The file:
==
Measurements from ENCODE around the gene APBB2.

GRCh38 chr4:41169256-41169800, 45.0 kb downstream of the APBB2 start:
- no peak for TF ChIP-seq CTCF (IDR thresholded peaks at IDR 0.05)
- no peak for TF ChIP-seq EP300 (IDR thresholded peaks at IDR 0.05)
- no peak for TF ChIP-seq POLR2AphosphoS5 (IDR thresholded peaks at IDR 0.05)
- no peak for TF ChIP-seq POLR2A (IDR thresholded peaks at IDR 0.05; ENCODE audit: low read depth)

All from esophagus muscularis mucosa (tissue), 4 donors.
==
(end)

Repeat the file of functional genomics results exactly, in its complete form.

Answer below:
Measurements from ENCODE around the gene APBB2.

GRCh38 chr4:41169256-41169800, 45.0 kb downstream of the APBB2 start:
- no peak for TF ChIP-seq CTCF (IDR thresholded peaks at IDR 0.05)
- no peak for TF ChIP-seq EP300 (IDR thresholded peaks at IDR 0.05)
- no peak for TF ChIP-seq POLR2AphosphoS5 (IDR thresholded peaks at IDR 0.05)
- no peak for TF ChIP-seq POLR2A (IDR thresholded peaks at IDR 0.05; ENCODE audit: low read depth)

All from esophagus muscularis mucosa (tissue), 4 donors.